vHMML School Help
vHMML is a work in progress. As you use it, please let us know what should be corrected or augmented. We welcome suggestions for features that you would find useful in future releases. Please contact us with suggestions or improvements.
For the current release of vHMML School, be aware that
- Most manuscript images in School are zoomable, but some are not. If you can see a set of six circle buttons in the upper left-hand corner of the image when the cursor hovers over the image, then you can zoom away using the buttons, features on your mouse, or gestures on a trackpad. The "home" circle button will reset the image to the original position; the square with diagonal arrow circle button will display the image in full-screen mode.
- When viewing an exercise answer, transcription solution, or floating table of letterforms, users will be unable to use the Next or Previous buttons until the respective dialog box/window is closed.
- When viewing a floating table of letterforms or a transcription solution, the image cannot be zoomed until you close the floating table. If you need to zoom in while viewing the floating table, first close the table, then zoom the image to the desired level and reopen the table.
- When viewing a zoomable image in full screen display, neither transcription solutions nor letterform tables can be viewed. We suggest that you take a screenshot of the table, or copy and paste its contents to a document that can be saved or printed.
- If there are multiple exercise answers or multiple transcription solutions for various columns on a single lesson page, only one answer or solution is viewable at a time.
vHMML is optimized for the following browsers and platforms
- Chrome running on both Windows and Mac OS
- Firefox running on both Windows and Mac OS
- Safari version 9.x and later running on Mac OS and iOS 10 (iPad mini and larger screens)
- vHMML was envisioned, designed and created with principles of Universal Design in mind for all users, including those with different abilities. Accessibility for users who might utilize different input devices or assistive technology was considered from the very beginning. Part of the goal was to try to make the interface more flexible to be accessible for all kinds of users, especially for Reading Room and Folio.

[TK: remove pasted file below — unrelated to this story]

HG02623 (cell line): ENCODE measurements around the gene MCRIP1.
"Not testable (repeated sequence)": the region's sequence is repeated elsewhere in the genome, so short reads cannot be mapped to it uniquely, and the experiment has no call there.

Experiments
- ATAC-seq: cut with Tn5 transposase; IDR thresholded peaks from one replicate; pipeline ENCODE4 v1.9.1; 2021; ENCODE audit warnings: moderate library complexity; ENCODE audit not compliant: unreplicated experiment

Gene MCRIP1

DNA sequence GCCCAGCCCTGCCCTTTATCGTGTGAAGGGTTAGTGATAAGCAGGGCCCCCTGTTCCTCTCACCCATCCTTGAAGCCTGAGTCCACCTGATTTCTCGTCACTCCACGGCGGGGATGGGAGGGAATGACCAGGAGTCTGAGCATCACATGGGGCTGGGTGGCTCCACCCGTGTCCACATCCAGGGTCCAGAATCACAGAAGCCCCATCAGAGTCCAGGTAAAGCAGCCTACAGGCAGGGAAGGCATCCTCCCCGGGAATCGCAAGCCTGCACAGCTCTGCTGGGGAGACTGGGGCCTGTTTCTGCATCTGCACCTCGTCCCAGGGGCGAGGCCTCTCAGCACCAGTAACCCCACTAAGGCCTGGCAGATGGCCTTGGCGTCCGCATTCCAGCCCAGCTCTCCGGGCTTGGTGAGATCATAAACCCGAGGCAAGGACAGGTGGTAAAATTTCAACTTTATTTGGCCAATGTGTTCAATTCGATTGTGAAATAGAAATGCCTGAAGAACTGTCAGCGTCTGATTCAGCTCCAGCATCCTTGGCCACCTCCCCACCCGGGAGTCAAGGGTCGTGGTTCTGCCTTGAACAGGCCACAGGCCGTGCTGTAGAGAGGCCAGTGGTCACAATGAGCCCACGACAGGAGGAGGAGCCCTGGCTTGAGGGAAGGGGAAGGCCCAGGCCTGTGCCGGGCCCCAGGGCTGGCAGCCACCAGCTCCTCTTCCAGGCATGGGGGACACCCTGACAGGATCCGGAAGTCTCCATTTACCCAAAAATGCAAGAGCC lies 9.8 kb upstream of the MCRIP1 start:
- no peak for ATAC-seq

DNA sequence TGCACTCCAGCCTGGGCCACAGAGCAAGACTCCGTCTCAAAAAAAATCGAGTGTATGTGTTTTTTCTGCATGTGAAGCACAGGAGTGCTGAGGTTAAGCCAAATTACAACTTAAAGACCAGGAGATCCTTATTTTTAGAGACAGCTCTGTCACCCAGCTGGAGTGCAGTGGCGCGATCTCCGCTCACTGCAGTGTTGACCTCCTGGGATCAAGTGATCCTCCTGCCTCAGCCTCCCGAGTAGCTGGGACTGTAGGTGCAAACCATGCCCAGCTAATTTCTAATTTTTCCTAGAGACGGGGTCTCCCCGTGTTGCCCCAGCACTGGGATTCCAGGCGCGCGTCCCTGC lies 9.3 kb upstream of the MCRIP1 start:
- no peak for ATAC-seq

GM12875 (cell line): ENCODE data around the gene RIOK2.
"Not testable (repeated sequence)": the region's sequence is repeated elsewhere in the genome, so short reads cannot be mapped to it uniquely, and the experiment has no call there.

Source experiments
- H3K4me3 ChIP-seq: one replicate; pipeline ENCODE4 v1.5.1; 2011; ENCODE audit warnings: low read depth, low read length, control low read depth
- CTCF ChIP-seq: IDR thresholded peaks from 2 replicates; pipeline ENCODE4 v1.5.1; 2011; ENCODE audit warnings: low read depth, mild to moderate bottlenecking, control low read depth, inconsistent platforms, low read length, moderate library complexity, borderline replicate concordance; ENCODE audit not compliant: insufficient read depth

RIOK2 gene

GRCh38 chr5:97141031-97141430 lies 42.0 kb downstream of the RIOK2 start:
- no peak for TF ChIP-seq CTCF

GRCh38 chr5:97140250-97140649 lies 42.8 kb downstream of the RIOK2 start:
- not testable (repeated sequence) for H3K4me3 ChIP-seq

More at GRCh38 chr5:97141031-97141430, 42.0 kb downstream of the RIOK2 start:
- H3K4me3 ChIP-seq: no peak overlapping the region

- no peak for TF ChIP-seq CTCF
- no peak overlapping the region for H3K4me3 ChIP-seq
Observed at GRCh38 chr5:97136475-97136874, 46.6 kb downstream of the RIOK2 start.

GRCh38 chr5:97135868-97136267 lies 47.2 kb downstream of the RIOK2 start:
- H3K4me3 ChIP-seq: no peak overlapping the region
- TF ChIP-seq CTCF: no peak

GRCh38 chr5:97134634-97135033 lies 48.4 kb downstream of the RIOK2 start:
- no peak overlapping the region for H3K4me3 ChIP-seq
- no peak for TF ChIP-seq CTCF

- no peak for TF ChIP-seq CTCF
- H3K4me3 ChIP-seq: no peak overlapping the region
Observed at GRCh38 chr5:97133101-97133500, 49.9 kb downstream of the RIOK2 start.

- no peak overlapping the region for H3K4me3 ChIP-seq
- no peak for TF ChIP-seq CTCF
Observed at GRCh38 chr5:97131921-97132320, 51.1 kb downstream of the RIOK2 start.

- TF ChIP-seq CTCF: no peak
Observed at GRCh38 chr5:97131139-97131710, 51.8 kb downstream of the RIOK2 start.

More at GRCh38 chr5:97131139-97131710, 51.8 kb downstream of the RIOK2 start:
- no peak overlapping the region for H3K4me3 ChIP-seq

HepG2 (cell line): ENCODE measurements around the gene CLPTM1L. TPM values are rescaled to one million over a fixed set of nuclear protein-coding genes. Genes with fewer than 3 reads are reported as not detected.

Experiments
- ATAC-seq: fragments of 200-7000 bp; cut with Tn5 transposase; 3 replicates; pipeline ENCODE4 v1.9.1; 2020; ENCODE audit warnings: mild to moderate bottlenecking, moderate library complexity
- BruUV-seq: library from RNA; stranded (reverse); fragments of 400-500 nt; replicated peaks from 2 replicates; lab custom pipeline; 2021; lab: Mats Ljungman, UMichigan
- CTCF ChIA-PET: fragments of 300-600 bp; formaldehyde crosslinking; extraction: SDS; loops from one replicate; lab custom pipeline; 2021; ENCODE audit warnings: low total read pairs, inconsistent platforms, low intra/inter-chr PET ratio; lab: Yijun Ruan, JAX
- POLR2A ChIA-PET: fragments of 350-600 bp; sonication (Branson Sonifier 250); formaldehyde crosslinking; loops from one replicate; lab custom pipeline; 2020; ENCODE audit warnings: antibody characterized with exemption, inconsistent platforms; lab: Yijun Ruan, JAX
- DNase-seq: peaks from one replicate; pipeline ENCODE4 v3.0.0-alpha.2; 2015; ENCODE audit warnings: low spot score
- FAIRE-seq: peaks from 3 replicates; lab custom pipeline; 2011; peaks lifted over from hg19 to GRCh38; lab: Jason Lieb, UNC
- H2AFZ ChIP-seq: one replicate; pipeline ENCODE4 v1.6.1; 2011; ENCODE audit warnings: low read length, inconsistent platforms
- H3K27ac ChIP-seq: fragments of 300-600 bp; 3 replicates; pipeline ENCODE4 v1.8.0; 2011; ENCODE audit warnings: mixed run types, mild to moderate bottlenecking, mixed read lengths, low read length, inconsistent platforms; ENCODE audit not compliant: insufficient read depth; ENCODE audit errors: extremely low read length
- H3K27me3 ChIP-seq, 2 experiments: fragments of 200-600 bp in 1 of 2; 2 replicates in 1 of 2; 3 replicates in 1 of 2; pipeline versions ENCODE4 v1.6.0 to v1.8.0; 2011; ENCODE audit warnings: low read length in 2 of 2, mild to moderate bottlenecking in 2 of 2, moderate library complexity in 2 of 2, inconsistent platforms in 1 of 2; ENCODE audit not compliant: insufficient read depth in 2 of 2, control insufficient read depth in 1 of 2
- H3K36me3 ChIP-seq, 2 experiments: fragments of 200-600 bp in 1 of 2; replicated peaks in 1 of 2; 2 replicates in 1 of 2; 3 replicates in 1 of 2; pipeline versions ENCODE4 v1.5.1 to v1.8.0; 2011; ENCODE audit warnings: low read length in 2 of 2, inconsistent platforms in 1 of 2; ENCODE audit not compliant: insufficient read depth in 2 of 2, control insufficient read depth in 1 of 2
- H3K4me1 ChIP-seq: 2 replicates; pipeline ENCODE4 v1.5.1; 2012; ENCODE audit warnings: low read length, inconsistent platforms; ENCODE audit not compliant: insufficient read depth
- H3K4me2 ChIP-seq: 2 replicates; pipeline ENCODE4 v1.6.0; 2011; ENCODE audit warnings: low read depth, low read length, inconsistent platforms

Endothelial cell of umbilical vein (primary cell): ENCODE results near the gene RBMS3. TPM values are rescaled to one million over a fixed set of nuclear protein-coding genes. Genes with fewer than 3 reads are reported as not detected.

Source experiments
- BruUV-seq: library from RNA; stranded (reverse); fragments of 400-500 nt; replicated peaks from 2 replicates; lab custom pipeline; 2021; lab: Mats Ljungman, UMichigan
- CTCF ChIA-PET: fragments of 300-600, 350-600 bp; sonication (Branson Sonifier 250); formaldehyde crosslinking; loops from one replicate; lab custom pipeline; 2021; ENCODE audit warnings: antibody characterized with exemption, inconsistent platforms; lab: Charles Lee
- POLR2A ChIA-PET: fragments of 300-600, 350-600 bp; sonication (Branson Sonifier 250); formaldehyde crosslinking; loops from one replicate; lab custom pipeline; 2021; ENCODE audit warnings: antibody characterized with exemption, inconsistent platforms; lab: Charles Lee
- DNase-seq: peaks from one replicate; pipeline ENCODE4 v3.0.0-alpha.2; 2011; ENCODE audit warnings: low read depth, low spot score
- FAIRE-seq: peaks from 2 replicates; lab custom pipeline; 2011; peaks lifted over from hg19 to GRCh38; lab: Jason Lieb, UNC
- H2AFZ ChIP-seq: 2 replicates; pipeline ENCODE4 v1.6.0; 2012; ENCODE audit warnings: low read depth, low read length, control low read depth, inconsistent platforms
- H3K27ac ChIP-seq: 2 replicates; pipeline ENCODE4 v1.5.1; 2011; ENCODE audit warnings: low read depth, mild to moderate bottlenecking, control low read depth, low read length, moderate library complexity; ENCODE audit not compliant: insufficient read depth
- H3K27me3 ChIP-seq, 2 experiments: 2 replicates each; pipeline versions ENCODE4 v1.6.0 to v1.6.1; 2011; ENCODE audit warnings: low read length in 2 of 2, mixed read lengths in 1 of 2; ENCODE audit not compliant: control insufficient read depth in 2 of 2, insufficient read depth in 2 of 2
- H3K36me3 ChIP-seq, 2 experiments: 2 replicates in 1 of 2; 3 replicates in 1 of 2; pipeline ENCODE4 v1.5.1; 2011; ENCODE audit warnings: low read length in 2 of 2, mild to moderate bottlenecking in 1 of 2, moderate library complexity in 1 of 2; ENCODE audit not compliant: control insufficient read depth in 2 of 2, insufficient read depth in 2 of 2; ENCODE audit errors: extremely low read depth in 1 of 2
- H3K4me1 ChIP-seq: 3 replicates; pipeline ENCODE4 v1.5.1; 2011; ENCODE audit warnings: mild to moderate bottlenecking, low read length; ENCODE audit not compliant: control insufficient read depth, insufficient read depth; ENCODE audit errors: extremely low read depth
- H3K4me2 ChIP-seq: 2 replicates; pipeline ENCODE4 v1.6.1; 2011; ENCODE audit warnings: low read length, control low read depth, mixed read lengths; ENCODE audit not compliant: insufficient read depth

- We provided point of need context-sensitive Help on all modules, with contact email available from any page from a contact link in the footer.
- HMML realizes that accessibility and Universal Design are goals in which we can continue to improve. Please contact us if you have issues accessing our vHMML site or if you have ideas for how we might continue to improve our design so that all may participate in using our resources and tools for manuscript studies.
Technical: Minimum system requirements
- Screen size of at least iPad mini: 200 x 134.7 mm (7.87 x 5.30 in)
- If running a Macintosh, OS X 10.9 or later
- Note: vHMML has not been optimized for smaller devices such as iPhones or Android phones.
- Older Mac OS X systems prior to version 10.9 may appear to run, but specific features such as Reading Room search and feedback corrections or additions may be inoperable.
- Because of the high-resolution of the images used in vHMML, users with slow internet connections may experience a delay in image loading.
- Zoomable images (1): If a user quickly left-clicks the mouse and then right-clicks (or vice versa), the browser window may become frozen. The user may then be trapped within the zoomable image; trying to click off of the image does not regain control of the page. As a workaround for this issue, press Ctrl+R or F5 to refresh the browser; on an iOS device, click the refresh/reload page button on the browser. This is an issue with the Open Sea Dragon image viewer used in the vHMML School Lessons. (https://github.com/openseadragon/openseadragon/issues/626).
- Zoomable images (2): Some manuscript images can be zoomed in closer than others. This is linked to the quality of the image made available to us by the owning institutions. We set the maximum zoom level for each image so as to avoid blurred or pixelated images.